The Kennedy administration considered other options to pressure the Soviets and Cubans if the quarantine failed to produce results. This included the first suggested option of attack and full invasion of Cuba. President Kennedy was reluctant to pursue this option. There was serious consideration of expanding the list of prohibited items beyond offensive weapons to include petroleum imports to Cuba. It was hoped that this deliberate escalation would have an impact on the Cuban economy.

Resolution

Directing EXCOMM to find other options than attack and the Soviet pause by stopping or turning its ships around bought time for the two leaders to discuss a resolution to the crisis. On October 26, Krushchev sent a letter to Kennedy which took three hours to transmit. Its tone signaled a change from previous exchanges, with Khrushchev writing that he had been in two wars and “[I] knew that war ends when it has rolled through cities and villages, everywhere sowing death and destruction.”

Krushchev argued that the Soviet forces and weapons in Cuba were defensive and meant to prevent an American-led or supported invasion of Cuba. Krushchev proposed what would be the first part of the resolution, “[The President should] declare that the United States will not invade Cuba with its forces and will not support any forces which might intend to carry out an invasion of Cuba.”

While EXCOMM was considering this message, a second letter was received on October 27. Khrushchev added an additional demand that the U.S. remove nuclear missiles based in Turkey. Khrushchev compared the threat to the U.S. of missiles in Cuba as similar to threat of missiles in Turkey toward the Soviet Union. He wrote, “But how can we, the Soviet Union and our government, assess your actions which, in effect, mean that you have surrounded the Soviet Union with military bases, surrounded our allies with military bases, set up military bases literally around our country, and stationed your rocket weapons at them?” Khrushchev proposed now that the U.S. withdraw its missiles from Turkey, the Soviet Union would do the same for Cuba, and the Soviet Union would declare it would not violate the territorial integrity of Turkey while the U.S. made the same declaration for Cuba.

The U.S. chose to respond only to the October 26 letter: “EXCOMM decided to respond to the former message and ignore the latter, agreeing to refrain from invading Cuba but not promising to remove the Jupiters from Turkey.” The terms of the resolution were thus set. Krushchev agreed to the American proposal on October 28. He did not mention the missiles in Turkey in his response.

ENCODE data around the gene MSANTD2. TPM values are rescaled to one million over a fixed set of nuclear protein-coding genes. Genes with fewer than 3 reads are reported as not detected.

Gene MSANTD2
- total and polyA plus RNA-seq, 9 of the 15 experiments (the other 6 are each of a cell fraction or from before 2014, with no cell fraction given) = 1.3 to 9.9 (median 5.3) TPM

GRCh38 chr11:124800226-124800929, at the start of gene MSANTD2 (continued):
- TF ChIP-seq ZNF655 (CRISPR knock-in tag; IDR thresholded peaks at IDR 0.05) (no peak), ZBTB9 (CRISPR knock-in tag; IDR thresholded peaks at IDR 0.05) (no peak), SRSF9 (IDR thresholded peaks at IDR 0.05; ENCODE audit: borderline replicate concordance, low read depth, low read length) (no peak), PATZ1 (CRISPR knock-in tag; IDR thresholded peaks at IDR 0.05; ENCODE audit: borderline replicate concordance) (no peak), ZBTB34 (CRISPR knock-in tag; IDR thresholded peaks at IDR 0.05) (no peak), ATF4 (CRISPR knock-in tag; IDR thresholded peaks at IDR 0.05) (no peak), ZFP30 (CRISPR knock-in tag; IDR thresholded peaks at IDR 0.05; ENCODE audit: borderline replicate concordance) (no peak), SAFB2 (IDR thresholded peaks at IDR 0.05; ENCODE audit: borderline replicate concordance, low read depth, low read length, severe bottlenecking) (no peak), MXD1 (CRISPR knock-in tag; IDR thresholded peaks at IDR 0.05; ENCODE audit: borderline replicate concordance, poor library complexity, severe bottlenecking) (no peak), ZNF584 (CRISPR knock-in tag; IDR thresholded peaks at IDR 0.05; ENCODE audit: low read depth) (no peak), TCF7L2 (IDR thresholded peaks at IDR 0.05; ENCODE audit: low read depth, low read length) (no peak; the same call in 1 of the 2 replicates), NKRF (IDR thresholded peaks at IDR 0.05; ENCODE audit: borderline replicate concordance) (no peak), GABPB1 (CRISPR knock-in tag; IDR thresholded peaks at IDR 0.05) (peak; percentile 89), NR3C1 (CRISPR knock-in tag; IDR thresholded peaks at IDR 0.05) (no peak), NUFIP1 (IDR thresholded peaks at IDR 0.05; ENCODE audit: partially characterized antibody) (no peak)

Conclusion

The crisis was resolved and it was clear that neither side wished to use force knowing the demand for escalating retaliation would be strong. The Kennedy Administration succeeded by not making a decision and allowing EXCOMM to find another option. The quarantine, a euphemism for blockade, drew a line on a map directly signaling to the Soviets that crossing that line and not submitting to inspection would be met with force. The decision to stop and turn the Soviet freighters was a signal for negotiation.

“The evidence to date indicates that all known offensive missile sites in Cuba have been dismantled. The missiles and their associated equipment have been loaded on Soviet ships. And our inspection at sea of these departing ships have confirmed that the number of missiles reported by the Soviet Union as having been brought into Cuba, which closely corresponded to our own information, has now been removed. The Soviet Government has stated that all nuclear weapons have been withdrawn from Cuba and no offensive weapons will be reintroduced.”–President Kennedy’s Statement on Cuba. November 20, 1962.

LtCol Brent Stricker, U.S. Marine Corps, serves as a military professor of international law at the U.S. Naval War College. The views presented are those of the author and do not necessarily reflect the policy or position of the U.S. Marine Corps, the U.S. Navy, the Naval War College, or the Department of Defense.

This article appears courtesy of CIMSEC and may be found in its original form (with footnotes) here

The opinions expressed herein are the author's and not necessarily those of The Maritime Executive.